Current donor COD definitions are excessively broad and inadequately capture significant differences within the donor population, particularly when anoxia is utilized for COD reporting. We hypothesize that expanding donor COD by utilizing donor death mechanism information will reveal significant differences across the donor population and reveal the implications of COD for donor and organ utilization in the United States.

Material and Methods

POPULATION:

A retrospective cohort study was performed using the Organ Procurement and Transplant Network (OPTN) Standard Transplant Analysis and Research (STAR) file, which was evaluated for all potential deceased organ donors between January 1, 2005 and December 31, 2019. The study was deemed exempt from Institutional Review Board (IRB) approval due to utilization of deidentified data of deceased individuals. Donor characteristics evaluated included demographic variables: age, sex, ethnicity, height, weight, body mass index, and donation after brain death (DBD) or donation after circulatory death (DCD) status; medical/social history variables: diabetes, hypertension, prior myocardial infarction (MI), hepatitis C virus (HCV), hepatitis B virus (HBV), drug use, cigarette smoker (>20 pack-year history), alcohol use, or other high-risk criteria for transmission of blood-borne disease (eg, sex in exchange for money, intravenous drug use).

As previously stated, current reporting for donor COD includes head trauma, anoxia, CVA or stroke, CNS tumor, or other COD. Thirteen donor death mechanisms were evaluated, which include drowning, seizure, drug intoxication, asphyxiation, cardiovascular, electrical, gunshot wound, stab injury, blunt injury, sudden infant death syndrome (SIDS), intracranial hemorrhage or stroke, death from natural causes, or other death mechanisms. Specific definitions of each death mechanism do not exist and reporting is based on best medical evidence obtained by personnel involved in donor management and organ allocation. Evaluation of cross-over between COD and death mechanism yielded 6 expanded donor COD categories: trauma, CVA/Stroke, DI, CV, anoxia not otherwise specified (NOS), and other COD.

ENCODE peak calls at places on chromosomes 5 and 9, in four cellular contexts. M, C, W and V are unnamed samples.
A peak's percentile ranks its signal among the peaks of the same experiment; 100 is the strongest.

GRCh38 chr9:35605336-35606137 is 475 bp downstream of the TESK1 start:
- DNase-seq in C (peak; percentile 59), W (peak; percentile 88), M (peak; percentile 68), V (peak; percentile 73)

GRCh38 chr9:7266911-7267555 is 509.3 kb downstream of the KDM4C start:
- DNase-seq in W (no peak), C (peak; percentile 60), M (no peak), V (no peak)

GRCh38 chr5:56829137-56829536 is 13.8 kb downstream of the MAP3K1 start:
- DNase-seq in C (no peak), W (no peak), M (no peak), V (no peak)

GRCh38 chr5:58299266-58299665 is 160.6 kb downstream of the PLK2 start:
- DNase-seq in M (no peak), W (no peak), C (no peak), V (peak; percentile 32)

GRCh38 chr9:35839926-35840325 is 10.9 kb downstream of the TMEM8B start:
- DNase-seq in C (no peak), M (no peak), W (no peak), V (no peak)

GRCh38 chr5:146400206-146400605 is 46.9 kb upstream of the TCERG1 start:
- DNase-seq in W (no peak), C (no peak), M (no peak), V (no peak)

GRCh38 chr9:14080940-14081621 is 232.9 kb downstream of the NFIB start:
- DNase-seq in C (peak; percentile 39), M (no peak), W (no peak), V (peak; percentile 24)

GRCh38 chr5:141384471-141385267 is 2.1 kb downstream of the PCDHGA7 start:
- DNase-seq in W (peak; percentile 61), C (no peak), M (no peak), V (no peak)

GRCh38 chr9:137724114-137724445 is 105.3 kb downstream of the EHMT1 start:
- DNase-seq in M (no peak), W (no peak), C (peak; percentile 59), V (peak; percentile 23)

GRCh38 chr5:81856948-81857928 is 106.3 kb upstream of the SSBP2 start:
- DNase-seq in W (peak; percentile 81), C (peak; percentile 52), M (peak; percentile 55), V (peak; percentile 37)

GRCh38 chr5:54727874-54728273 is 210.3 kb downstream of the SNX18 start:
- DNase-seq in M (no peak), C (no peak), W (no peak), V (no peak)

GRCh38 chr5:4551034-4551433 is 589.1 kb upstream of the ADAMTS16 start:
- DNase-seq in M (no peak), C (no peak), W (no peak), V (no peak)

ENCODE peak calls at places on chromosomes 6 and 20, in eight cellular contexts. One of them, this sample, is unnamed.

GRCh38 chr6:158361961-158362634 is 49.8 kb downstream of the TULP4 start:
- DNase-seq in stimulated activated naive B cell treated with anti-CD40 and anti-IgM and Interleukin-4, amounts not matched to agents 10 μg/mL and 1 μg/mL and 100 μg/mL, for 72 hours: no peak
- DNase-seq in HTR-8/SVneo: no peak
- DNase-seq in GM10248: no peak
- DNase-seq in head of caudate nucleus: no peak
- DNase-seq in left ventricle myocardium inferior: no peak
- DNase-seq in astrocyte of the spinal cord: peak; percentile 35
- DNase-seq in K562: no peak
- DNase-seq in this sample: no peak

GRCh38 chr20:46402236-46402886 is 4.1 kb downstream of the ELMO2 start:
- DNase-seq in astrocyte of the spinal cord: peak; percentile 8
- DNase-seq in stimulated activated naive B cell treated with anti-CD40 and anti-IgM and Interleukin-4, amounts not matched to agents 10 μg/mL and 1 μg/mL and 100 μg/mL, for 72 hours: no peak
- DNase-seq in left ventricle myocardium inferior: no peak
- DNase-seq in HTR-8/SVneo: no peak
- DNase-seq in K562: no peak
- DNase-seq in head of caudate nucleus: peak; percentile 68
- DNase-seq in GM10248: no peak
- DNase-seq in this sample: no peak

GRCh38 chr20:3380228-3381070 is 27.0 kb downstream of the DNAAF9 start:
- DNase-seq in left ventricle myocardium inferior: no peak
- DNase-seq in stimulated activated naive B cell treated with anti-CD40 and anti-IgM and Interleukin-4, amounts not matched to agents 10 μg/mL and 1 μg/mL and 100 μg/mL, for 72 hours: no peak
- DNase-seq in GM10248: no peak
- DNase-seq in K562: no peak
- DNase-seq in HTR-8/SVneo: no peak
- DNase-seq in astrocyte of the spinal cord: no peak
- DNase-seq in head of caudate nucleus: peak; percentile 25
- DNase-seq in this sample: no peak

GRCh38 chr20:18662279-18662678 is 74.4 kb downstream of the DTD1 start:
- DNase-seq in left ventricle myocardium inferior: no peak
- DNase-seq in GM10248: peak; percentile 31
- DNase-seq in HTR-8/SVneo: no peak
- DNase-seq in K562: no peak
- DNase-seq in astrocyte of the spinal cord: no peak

The primary outcome of interest was donor utilization, determined by procurement and transplantation of at least 1 solid organ. Multi-organ donors were defined as having at least 2 different organ types procured and transplanted (eg, kidney and lung) into 1 or more recipients; however, a donor of 2 lungs or 2 kidneys alone was not considered a multi-organ donor. Secondary outcomes of interest included variability among donors by expanded COD, time-dependent trends in donor COD, and organ-specific donor utilization.

LOGISTIC REGRESSION MODELING:

The likelihood of donor utilization across COD was evaluated by logistic regression modeling. Expanded COD definitions were used. Characteristics associated with donor utilization have been previously described and were used here for multivariable modeling [16]. Variables were included in the final model, even if they did not reach statistical significance, given their prior determination to associate with donor utilization. Variables included: donor age, sex, ethnicity, body mass index; medical history of diabetes, hypertension, prior myocardial infarction, hepatitis C virus, hepatitis B virus; social history of cigarette smoking; and terminal biochemical lab values of serum creatinine, alanine aminotransferase (ALT), and international normalized ratio (INR). Trauma COD had the highest likelihood of donor utilization in the 2005–2009 (Era 1) and therefore was used as the reference for all comparisons. DBD and DCD cohorts were evaluated separately.

DATA ANALYSIS:

Variables were compared across groups using t tests, chi-square, one-way analysis of variance (ANOVA), and Wilcoxon rank-sum tests, as appropriate. Cochran-Armitage trend tests were applied to evaluate changes over time. Given the large number of donors evaluated in the study, a more stringent P value threshold of <0.01 was used to determine significance. All analyses were performed using JMP Pro 16 software (SAS, Inc., Cary, North Carolina, USA).

Results

POPULATION CHARACTERISTICS: